Free Newsletters - Space - Defense - Environment - Energy - Solar - Nuclear
by Staff Writers
Las Cruces NM (SPX) Mar 06, 2013
General Dynamics C4 Systems successfully completed critical ground system modifications and technology updates needed to support the mission of NASA's three, next-generation Tracking and Data Relay Satellites (TDRS).
Modifications to the ground system, located in New Mexico, included integrating advanced command, control and communications equipment and systems. The work was done without interrupting the day-to-day operations of the TDRS constellation, which connects the space agency's spacecraft, including the Hubble Space Telescope and International Space Station, to mission-critical ground systems.
"General Dynamics is a leader in satellite ground systems and has had significant involvement in the Earth-based portion of the TDRS program for more than 30 years," said Chris Marzilli, president of General Dynamics C4 Systems.
"We successfully implemented the new technologies and enhanced capabilities on-budget and on-time for the recent launch of the first next-generation TDRS satellite, TDRS-K. This is an exceptional achievement for our team."
General Dynamics leads the modernization of the TDRS ground system as a subcontractor to The Boeing Company, the prime contractor responsible for building the three next-generation TDRS satellites.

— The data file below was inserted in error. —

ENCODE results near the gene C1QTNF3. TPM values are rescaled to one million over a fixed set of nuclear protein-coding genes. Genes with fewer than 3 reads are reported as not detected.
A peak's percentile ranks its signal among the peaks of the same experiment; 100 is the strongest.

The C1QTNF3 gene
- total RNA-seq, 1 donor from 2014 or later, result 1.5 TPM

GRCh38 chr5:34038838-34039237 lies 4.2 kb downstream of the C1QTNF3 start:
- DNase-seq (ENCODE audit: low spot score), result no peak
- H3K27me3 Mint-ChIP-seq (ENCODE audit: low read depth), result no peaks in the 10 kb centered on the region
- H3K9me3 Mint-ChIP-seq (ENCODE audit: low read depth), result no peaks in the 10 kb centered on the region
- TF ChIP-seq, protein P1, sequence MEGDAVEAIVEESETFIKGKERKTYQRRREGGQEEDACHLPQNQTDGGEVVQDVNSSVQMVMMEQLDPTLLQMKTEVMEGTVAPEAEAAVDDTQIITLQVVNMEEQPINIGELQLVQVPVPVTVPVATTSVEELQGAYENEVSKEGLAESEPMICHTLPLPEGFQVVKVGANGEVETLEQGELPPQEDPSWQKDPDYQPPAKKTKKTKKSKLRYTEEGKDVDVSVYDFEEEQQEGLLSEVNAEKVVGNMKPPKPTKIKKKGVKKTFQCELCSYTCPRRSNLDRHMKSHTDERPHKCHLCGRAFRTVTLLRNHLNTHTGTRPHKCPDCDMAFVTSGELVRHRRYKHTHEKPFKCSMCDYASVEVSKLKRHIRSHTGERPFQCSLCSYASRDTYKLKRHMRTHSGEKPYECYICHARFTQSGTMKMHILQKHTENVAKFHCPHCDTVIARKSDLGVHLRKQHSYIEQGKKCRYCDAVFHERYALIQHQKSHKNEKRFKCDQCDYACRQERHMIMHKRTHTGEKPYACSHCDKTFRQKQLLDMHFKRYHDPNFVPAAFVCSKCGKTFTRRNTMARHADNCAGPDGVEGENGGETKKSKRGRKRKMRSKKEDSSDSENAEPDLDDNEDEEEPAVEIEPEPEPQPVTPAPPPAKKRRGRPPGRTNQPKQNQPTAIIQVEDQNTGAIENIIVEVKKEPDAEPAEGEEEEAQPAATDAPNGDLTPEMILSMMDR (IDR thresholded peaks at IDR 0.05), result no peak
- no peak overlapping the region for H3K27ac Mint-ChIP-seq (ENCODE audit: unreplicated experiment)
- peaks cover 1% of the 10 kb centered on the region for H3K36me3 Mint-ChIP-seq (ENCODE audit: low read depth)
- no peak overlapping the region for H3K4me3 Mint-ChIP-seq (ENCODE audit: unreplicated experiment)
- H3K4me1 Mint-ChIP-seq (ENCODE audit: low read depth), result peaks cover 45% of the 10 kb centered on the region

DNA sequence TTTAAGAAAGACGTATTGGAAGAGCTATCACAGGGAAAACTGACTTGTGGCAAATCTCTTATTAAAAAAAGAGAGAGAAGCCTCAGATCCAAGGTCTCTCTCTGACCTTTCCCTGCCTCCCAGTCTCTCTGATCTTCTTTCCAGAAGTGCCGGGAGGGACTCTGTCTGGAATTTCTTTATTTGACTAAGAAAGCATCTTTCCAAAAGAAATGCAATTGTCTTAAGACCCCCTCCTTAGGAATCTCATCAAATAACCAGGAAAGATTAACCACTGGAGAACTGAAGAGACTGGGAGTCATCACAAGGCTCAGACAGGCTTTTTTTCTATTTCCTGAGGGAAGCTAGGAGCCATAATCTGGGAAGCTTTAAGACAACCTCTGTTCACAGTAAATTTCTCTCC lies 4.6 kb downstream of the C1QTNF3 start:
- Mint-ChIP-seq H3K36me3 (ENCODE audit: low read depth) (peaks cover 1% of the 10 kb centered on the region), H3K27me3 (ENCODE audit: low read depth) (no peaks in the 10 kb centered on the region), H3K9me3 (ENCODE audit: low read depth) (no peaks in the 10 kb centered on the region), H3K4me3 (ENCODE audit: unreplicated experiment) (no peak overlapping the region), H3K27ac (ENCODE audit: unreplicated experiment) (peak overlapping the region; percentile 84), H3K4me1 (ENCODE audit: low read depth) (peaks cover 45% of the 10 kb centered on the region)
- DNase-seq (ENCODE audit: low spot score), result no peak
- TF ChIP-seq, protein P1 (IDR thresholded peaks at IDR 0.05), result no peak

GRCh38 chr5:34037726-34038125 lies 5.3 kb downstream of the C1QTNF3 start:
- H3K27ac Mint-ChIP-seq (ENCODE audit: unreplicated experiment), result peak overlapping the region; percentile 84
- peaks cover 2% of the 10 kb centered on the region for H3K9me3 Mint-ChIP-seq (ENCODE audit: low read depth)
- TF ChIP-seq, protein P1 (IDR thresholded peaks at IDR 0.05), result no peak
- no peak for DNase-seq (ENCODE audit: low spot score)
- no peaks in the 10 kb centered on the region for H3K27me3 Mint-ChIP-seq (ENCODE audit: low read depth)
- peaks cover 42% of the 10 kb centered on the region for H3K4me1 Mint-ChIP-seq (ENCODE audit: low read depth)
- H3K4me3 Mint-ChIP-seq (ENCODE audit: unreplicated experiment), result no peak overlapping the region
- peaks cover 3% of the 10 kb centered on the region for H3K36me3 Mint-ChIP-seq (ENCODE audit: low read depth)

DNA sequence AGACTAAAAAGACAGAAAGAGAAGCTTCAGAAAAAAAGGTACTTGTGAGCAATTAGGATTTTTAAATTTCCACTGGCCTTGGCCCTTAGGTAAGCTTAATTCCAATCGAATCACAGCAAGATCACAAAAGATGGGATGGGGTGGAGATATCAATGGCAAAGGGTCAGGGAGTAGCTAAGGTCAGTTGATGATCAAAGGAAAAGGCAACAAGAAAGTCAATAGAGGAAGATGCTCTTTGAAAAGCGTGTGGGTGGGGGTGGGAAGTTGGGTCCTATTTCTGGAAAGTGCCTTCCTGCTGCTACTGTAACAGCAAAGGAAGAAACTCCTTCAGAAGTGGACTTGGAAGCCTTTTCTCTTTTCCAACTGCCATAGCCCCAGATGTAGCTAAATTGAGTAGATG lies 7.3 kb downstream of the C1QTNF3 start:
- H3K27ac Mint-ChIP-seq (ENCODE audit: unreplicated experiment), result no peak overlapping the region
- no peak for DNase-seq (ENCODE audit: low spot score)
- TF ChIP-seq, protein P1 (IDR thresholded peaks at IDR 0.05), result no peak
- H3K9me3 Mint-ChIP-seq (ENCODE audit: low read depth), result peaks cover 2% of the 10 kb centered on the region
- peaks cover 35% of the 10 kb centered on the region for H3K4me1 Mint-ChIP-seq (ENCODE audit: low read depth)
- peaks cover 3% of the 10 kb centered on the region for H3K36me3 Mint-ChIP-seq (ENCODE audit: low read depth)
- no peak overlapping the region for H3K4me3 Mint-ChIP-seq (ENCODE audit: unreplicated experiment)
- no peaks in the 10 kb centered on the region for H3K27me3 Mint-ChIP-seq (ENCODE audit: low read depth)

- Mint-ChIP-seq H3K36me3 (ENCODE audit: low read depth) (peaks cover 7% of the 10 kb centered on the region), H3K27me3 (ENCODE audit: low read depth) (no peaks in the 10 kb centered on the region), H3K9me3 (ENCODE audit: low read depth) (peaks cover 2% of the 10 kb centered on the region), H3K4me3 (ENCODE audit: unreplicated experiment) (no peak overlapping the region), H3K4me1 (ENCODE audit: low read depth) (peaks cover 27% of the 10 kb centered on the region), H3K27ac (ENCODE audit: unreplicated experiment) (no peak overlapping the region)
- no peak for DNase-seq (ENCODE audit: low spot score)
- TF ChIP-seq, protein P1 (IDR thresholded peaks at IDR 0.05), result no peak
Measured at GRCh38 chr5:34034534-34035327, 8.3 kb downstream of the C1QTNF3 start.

TDRS satellites maintain a geosynchronous orbit where they have a wide view of Earth. From that position, the satellites pick up signals from NASA's fleet of Earth-orbiting spacecraft, relaying their signals to the White Sands ground station.
In addition to supporting the TDRS mission from the ground since 1983, General Dynamics is the prime contractor for NASA's Space Network Ground Segment Sustainment (SGSS) project that is modernizing all of NASA's space network ground communication systems and provides for continuous ground system technology and system upgrades for the next 25 years.
General Dynamics C4 Systems
Space Tourism, Space Transport and Space Exploration News
|The content herein, unless otherwise known to be public domain, are Copyright 1995-2014 - Space Media Network. AFP, UPI and IANS news wire stories are copyright Agence France-Presse, United Press International and Indo-Asia News Service. ESA Portal Reports are copyright European Space Agency. All NASA sourced material is public domain. Additional copyrights may apply in whole or part to other bona fide parties. Advertising does not imply endorsement,agreement or approval of any opinions, statements or information provided by Space Media Network on any Web page published or hosted by Space Media Network. Privacy Statement|